Gun control isn’t the only issue that is badly in need of research or, as is often the case, of politicians and voters paying attention to the research. The debate about charter schools is almost entirely one being conducted along ideological and political lines. Research—good research with consistent findings—exists, but no one pays attention to it. The CREDO studies conducted by Stanford University since 2009, have shown not only where charter schools do better or worse than public schools, but in many cases the factors that affect such performance. But these studies are ignored.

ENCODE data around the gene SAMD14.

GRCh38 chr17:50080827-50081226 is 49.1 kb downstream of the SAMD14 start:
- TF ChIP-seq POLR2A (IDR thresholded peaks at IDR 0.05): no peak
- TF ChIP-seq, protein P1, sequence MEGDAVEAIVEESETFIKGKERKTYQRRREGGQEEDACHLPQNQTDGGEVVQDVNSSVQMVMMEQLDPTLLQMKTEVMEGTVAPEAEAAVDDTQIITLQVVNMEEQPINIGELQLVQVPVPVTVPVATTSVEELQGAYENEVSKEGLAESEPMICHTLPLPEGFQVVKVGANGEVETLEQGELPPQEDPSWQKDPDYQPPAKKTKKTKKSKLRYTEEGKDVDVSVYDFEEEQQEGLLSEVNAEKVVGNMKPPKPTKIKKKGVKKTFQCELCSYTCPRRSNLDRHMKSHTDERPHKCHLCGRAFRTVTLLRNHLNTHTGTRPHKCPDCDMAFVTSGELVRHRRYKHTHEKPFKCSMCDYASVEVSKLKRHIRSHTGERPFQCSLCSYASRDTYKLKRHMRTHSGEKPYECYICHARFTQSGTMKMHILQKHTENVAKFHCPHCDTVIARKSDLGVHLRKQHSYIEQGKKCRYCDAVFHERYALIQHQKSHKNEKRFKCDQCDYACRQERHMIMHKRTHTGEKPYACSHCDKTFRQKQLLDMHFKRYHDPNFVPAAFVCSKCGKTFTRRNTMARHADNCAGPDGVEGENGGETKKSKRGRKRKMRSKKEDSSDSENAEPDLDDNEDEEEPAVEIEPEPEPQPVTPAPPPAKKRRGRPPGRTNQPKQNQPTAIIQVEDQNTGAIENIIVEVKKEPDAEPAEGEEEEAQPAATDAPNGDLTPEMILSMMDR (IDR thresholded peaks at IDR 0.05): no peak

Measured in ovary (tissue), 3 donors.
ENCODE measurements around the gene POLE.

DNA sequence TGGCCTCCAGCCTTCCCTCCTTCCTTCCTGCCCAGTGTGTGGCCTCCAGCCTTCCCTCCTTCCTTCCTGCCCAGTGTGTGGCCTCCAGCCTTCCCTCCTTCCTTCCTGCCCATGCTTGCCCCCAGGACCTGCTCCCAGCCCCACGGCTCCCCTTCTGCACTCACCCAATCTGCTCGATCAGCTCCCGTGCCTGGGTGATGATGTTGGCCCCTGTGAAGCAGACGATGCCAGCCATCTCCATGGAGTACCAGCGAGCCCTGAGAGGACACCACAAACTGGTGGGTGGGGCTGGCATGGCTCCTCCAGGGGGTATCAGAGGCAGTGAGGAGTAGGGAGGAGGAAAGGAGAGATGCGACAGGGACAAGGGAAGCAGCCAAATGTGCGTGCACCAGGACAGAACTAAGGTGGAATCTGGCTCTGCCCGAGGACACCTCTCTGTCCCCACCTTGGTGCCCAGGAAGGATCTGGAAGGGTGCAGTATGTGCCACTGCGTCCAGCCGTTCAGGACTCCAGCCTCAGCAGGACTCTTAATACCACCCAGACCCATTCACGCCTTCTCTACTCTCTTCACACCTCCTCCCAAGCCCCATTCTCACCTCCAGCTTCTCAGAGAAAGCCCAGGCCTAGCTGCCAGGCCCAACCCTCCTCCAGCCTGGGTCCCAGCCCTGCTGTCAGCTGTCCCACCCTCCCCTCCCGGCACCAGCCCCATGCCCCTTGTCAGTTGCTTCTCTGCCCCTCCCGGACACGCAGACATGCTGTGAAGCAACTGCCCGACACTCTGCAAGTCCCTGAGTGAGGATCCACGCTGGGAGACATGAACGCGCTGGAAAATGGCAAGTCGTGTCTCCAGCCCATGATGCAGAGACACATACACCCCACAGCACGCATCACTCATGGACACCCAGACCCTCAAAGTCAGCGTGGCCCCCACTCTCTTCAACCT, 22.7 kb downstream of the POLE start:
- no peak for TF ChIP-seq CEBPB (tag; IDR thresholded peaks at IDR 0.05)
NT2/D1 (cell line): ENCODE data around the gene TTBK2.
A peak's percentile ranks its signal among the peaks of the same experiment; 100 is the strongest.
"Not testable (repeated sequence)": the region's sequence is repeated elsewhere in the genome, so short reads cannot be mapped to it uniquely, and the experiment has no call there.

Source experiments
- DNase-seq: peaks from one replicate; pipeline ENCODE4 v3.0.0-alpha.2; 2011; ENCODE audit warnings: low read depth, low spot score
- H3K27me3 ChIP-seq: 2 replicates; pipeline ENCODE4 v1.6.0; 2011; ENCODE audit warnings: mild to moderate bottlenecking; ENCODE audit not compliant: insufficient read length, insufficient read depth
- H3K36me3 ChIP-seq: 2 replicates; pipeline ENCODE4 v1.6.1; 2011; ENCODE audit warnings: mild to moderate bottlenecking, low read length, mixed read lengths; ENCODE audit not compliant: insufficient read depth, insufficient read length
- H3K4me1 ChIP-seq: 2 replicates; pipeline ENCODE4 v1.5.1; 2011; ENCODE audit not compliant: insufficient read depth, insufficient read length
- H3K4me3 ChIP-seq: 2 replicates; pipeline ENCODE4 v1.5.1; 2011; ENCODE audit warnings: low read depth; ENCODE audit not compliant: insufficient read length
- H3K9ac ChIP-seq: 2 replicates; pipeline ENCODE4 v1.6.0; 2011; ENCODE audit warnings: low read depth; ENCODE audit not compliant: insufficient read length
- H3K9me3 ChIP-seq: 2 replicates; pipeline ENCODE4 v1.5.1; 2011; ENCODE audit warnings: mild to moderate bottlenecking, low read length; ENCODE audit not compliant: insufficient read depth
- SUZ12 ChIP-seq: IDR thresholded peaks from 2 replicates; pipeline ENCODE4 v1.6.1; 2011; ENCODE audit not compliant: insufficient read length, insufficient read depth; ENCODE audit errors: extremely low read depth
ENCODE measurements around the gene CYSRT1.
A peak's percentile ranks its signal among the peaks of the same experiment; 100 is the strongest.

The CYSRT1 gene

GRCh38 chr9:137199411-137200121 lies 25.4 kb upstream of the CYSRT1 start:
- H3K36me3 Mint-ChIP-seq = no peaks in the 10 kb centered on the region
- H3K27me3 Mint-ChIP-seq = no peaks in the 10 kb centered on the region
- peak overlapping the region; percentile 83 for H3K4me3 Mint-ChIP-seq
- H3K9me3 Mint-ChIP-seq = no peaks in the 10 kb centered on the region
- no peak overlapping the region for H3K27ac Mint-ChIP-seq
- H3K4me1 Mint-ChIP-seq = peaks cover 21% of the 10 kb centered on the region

Climate change is seen by most Americans and by most Democratic politicians, but not Republican ones, as one of and perhaps our most dangerous threat. The Trump administration claims that the science behind climate change predictions is inconclusive, a view that is at variance with the broad scientific community. But even for advocates of attacking global warming, the measures that are advocated are often not the ones that research has shown would produce the most gain in reducing greenhouse gases. The New York Times best-selling study, “Drawdown: The Most Comprehensive Plan Ever Proposed to Reverse Global Warming” is almost never cited nor even discussed in political debates.  Yet, the research cited within its pages indicates that the measure that would result in the largest reduction in green house gases is managing and phasing out the use of chlorofluorocarbons and hydrochlorofluorocarbons used in refrigeration and air conditioning worldwide, something almost never discussed on the campaign trail. World countries have amended the Montreal Climate Agreement to require phasing out of such chemicals beginning this year and stretching over the next ten and by following these guidelines and destroying refrigerators at the end of their life and fixing leaky ones, approximately 90 gigatons of CO2 emissions would be avoided by 2050. Also in the report are the findings showing that employing rooftop solar panels would reduce twice the CO2 as switching to electric cars. Climate advocates rant about our habit of eating meat being associated with one of the greatest sources of methane from domestic cattle, but a method of grazing called Silvopasture, which combines woodland and farmland and allows grazing of shrubs as well as grasses, would produce a net reduction in methane and CO2 emissions through sequestering carbon in the plants and reducing methane production in cattle stomachs by their eating woody shrubs. Along these lines, grazing cattle on algae contained in seaweed, could reduce methane produced by the cattle by 80-99%, based on laboratory research and tests with live sheep.